In Fig. 4, the overall cumulative exposure–response association between the daily number of preeclampsia admissions and the daily maximum temperature across a 7-day lag was shown. The reference temperature was 21.6 °C. The relative risk curve in Fig. 4 was also similar to the curve in Fig. 2. The relative risk was lowest, at 0.59 (95%CI: 0.17–2.07), when the daily maximum temperature was -3.0 °C. The relative risk was highest, at 1.28 (95%CI: 0.69–2.38), when the daily maximum temperature was 40.0 °C.

Fig. 4
figure 4

Cumulative exposure–response associations of the daily maximum temperature and the number of preeclampsia hospital admissions in Nanjing, China, 2016–2017

With the reference of 21.6 °C, the single and cumulative lag effects of the maximum temperature on the number of preeclampsia hospital admissions were shown in Table 5. We defined 8.8 °C (the 10th percentile of maximum temperature) as very low level of maximum temperature; 14.2 °C (the 25th percentile of maximum temperature) as low level of maximum temperature; 29.0 °C (the 75th percentile of maximum temperature) as high level of maximum temperature; 33.2 °C (the 90th percentile of maximum temperature) as very high level of maximum temperature. At a very low level of maximum temperature, the cumulative effect changed the risk of preeclampsia from a lag of 0–15 days (RR = 1.62, 95%CI: 1.04–2.51) and lasted until a lag of 0–25 days (RR = 1.58, 95%CI: 1.02–2.45). The greatest cumulative effect was observed on a lag of 0–20 days (RR = 1.72, 95%CI: 1.10–2.67). At a low level of maximum temperature, the single effect on a lag of 5 days (RR = 1.04, 95%CI: 1.01–1.07) was significant, and the cumulative effect changed the risk of preeclampsia from a lag of 0–5 days (RR = 1.32, 95%CI: 1.00–1.74) and lasted until a lag of 0–30 days (RR = 1.26, 95%CI: 1.01–1.57). The greatest cumulative effect on lag 0–20 days (RR = 1.63, 95%CI: 1.19–2.22). At a high level of maximum temperature, the single effect on a lag of 5 days (RR = 0.96, 95%CI: 0.93–0.99) was significant, and the cumulative effect changed the risk of preeclampsia from a lag of 0–10 days (RR = 0.65, 95%CI: 0.48–0.87) and lasted until a lag of 0–25 days (RR = 0.72, 95%CI: 0.54–0.97). The lowest cumulative effect was observed on a lag of 0–15 days (RR = 0.62, 95%CI: 0.45–0.83). At a very high level of maximum temperature, the single effect on a lag of 5 days (RR = 0.96, 95%CI: 0.92–1.00) was significant, and the cumulative effect changed the risk of preeclampsia from a lag of 0–10 days (RR = 0.64, 95%CI: 0.43–0.95) and lasted until a lag of 0–20 days (RR = 0.64, 95%CI: 0.44–0.94). The lowest cumulative effect was observed on a lag of 0–15 days (RR = 0.60, 95%CI: 0.41–0.88).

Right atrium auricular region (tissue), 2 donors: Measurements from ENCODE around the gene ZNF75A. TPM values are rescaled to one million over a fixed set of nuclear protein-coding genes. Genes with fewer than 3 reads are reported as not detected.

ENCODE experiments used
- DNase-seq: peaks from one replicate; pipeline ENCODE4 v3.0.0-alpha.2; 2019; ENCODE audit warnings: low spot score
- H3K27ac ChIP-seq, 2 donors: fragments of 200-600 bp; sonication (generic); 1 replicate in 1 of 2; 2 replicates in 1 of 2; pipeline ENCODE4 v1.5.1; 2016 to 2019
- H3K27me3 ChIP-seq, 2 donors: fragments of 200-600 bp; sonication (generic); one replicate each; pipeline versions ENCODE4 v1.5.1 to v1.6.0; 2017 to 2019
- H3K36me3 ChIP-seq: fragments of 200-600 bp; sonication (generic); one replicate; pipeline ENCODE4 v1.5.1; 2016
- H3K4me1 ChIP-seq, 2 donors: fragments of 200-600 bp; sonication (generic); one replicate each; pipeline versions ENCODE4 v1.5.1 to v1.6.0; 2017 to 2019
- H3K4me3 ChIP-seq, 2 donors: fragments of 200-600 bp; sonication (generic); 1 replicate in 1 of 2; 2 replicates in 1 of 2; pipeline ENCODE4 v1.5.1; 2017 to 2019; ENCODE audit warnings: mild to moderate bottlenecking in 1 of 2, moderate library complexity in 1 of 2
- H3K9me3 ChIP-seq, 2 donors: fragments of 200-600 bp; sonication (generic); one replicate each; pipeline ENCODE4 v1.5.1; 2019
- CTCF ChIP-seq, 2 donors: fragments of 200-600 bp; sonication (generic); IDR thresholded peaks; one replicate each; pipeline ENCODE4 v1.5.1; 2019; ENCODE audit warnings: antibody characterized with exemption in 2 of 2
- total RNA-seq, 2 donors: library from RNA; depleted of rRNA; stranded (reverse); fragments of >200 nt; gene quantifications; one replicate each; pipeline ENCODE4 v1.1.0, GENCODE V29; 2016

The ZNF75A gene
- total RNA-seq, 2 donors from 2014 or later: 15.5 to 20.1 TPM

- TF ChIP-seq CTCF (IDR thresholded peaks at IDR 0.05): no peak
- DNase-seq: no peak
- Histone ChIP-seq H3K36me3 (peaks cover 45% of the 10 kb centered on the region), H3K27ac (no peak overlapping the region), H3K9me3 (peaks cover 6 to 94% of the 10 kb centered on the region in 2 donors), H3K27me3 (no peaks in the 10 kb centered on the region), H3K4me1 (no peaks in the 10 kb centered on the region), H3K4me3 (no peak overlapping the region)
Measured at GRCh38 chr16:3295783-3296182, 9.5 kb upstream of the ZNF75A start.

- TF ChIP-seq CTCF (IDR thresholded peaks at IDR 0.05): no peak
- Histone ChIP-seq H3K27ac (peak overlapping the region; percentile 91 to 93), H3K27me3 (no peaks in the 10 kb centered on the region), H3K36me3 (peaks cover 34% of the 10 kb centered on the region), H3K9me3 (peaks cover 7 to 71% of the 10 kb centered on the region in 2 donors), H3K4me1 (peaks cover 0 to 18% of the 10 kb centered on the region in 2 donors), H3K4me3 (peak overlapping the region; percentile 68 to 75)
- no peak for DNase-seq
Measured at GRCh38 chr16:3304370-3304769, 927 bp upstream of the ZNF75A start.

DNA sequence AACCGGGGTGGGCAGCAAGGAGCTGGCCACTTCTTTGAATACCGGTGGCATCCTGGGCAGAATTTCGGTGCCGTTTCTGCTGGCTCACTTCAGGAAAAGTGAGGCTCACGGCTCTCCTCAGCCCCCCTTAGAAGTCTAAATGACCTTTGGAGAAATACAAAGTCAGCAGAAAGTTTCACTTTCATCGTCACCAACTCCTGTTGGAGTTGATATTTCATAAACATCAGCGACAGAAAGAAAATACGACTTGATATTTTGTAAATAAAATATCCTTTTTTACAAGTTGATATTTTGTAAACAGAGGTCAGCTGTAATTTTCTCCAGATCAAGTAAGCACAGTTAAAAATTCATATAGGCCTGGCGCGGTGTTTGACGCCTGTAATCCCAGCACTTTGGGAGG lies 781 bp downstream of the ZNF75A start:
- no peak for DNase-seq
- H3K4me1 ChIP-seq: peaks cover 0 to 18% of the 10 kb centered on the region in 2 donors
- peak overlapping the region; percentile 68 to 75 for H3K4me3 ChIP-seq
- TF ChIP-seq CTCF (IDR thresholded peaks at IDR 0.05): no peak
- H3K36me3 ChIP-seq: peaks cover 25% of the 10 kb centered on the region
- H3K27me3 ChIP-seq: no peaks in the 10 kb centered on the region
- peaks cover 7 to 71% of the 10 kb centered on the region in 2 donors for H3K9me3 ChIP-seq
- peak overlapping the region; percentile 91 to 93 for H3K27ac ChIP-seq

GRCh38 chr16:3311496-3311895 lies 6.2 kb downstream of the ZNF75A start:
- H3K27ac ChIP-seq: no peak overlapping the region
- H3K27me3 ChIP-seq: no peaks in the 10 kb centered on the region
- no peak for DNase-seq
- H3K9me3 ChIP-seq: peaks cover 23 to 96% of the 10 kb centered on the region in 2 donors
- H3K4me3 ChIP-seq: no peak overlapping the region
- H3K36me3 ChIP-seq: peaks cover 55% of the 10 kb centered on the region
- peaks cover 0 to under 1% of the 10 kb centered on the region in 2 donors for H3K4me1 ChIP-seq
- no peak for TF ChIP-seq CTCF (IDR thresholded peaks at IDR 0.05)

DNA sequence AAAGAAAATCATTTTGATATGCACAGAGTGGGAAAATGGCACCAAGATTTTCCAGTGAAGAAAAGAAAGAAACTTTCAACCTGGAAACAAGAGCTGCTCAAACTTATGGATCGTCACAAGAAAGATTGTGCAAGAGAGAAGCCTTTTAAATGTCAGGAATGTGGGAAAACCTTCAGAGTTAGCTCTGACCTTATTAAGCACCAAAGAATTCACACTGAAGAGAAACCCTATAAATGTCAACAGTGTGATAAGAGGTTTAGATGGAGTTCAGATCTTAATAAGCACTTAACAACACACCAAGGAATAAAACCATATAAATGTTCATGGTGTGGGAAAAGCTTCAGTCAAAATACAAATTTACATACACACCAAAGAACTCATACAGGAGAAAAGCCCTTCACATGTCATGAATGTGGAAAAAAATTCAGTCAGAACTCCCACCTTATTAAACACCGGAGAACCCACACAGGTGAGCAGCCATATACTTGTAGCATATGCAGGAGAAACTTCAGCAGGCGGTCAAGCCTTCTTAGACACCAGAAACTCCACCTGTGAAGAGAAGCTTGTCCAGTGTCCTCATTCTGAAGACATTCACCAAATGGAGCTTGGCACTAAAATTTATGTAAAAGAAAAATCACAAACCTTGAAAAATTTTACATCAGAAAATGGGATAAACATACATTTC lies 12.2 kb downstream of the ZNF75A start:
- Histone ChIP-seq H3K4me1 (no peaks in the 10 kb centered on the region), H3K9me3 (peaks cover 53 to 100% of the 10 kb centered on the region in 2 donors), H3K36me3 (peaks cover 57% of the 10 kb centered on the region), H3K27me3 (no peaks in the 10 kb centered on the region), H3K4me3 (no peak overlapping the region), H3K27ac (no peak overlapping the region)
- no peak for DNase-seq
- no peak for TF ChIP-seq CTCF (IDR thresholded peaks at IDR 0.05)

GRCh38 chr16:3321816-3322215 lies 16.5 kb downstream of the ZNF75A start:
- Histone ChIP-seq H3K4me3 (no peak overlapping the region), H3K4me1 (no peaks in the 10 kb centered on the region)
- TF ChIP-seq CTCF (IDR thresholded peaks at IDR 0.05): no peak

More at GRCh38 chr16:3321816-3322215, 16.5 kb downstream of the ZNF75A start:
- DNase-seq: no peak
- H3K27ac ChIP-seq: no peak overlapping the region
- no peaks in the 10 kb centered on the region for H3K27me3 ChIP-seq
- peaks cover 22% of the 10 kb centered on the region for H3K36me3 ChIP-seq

Table 5 The single and cumulative effects estimated for different maximum temperatures at different lag days with the reference of 21.6 °C (median)

Discussion

It was reported that relative humidity had a significant inverse correlation with the prevalence of preeclampsia (p < 0.001) in Korea [11]. It was also reported that exposure to PM2.5, PM10, NO2 and O3 were risk factors for preeclampsia in the first and second trimesters of pregnancy, while at high levels, SO2 and CO were risk factors for preeclampsia in the second trimester in Hebei Province, China [12]. Therefore, the relative humidity and air pollution were considered in the DLNM model.

In the present study, a significant difference was found when the daily number of preeclampsia hospital admissions was divided into two subgroups (one called the cold-day subgroup, and the other called the hot-day subgroup based on the median of temperature). The daily number of preeclampsia hospital admissions was significantly larger on cold days than on hot days. At the same time, the temperature lag effects on the daily number of preeclampsia hospital admissions were studied using the DLNM model when considering the short-term effects. The curves of the relative risk on the daily number of preeclampsia hospital admissions were similar based on all three kinds of temperature (the daily mean temperature, daily minimum temperature and daily maximum temperature). The curves increased from a relative risk less than 1.0 to the peak, and then decreased from the peak to 1.0, when the temperature was lower than the reference temperature. At the same time, when the temperature was higher than the reference temperature, the relative risk decreased from 1.0 to the bottom, and then increased from the bottom to the peak.